Friday, February 10, 2006

Interview with New ICJ President Rosalyn Higgins

Although she is not exactly getting lots of press coverage, new ICJ President Rosalyn Higgins took the opportunity to lay out some her views about the role of the court in this interview. The ICJ is preparing for one of its most difficult hearings next month involving Bosnia's claim of genocide against Serbia and Montenegro. The case has been going on for, uh, 13 years which appears to embarrass Higgins.

Higgins sees the ICJ as a unique position, because it is the “primary judicial organ of the UN”, and because its pronouncements of international law or interpretation of treaties is “authoritative”. According to the article, Higgins is keen to maintain the way the court contributes to “the understanding and development of international law [through] high quality judgments” - and she stresses, the judges write “every word” themselves.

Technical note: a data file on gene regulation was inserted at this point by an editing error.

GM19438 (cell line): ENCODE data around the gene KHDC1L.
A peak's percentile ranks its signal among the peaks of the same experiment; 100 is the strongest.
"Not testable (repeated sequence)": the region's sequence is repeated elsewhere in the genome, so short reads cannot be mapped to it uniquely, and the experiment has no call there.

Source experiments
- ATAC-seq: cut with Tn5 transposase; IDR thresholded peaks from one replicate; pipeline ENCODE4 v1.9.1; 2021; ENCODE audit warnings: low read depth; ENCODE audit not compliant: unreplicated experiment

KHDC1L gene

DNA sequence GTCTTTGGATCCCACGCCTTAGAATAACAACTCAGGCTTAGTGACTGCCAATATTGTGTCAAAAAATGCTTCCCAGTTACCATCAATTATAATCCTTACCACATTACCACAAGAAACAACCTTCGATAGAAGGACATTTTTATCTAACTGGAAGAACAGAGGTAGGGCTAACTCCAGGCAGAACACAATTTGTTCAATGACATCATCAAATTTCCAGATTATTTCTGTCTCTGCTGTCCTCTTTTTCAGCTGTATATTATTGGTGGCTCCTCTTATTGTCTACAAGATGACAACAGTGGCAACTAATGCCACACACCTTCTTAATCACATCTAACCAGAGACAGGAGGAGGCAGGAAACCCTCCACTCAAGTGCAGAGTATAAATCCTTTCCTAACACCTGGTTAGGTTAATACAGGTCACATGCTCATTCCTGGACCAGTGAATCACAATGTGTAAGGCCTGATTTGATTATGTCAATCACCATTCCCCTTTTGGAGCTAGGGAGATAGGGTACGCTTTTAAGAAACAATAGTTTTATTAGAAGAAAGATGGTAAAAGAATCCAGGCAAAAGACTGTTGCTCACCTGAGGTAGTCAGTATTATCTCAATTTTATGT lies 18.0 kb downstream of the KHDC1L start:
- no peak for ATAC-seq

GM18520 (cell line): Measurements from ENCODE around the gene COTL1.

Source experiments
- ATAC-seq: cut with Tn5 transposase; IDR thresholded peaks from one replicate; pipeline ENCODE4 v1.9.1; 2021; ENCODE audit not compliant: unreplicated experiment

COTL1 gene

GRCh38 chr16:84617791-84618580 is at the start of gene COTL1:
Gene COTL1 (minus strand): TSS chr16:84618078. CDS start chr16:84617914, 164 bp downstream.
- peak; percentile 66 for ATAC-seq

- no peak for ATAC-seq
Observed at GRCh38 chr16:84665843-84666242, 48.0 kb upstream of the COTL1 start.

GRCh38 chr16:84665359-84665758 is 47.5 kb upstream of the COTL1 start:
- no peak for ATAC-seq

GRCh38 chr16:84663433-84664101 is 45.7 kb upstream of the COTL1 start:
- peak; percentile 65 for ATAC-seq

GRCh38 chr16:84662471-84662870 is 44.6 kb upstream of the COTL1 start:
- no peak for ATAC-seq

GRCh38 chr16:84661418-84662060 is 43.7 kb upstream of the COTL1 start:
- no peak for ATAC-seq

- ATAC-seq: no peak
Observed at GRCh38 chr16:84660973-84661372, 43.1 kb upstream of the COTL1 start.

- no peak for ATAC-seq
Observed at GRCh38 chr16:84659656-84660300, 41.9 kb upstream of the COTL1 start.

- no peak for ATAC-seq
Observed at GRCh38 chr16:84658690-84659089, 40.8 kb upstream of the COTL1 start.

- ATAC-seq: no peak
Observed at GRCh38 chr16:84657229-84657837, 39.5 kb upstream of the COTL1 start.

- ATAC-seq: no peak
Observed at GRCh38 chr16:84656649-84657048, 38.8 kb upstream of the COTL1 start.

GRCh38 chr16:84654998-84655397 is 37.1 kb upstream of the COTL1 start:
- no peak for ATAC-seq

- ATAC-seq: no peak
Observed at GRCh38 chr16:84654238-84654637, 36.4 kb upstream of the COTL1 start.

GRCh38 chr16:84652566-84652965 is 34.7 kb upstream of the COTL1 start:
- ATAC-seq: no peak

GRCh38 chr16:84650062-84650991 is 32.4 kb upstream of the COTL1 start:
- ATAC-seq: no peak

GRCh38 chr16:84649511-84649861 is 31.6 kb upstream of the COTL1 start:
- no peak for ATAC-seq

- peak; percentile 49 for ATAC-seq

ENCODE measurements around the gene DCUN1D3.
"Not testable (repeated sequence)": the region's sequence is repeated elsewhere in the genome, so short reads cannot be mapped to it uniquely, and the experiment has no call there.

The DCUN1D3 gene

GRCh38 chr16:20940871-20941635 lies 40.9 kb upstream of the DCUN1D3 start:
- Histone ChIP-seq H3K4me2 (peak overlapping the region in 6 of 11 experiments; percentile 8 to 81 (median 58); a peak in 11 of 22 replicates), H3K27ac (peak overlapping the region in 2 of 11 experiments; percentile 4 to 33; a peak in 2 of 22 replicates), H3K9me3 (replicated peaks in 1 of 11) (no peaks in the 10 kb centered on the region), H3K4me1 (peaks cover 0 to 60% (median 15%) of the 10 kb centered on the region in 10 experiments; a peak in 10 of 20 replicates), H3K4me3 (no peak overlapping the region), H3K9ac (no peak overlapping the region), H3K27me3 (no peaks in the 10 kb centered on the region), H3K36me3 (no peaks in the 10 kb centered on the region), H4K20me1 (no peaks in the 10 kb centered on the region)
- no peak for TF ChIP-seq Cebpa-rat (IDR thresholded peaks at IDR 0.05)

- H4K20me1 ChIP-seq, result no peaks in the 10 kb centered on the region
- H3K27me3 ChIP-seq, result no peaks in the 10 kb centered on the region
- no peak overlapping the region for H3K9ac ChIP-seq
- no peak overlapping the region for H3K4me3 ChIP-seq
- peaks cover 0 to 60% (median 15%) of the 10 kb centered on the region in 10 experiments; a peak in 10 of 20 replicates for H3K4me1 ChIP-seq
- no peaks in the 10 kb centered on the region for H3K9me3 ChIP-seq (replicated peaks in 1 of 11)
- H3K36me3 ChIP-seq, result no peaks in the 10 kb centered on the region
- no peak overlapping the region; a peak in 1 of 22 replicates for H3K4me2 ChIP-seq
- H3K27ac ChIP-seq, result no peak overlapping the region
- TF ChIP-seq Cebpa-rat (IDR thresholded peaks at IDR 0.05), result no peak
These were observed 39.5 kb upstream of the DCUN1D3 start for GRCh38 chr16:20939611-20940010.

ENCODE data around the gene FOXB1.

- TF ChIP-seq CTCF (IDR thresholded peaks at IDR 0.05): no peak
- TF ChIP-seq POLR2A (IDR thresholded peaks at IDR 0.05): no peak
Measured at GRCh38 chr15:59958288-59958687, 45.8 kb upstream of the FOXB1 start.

I actually think the ICJ's influence on the development of international law is less important than Higgins suggests. The ICJ's interpretations are not always "authoritative" and so its influence must stem from the credibility of the institution rather than from its raw judicial power. Moreover, there are many more international tribunals today than in the past, and none of those tribunals owe any obligation to defer to the ICJ's interpretations of international law. It is the ICJ's credibility is the real source of the ICJ's power, and on this front, Higgins has a lot of work ahead of her.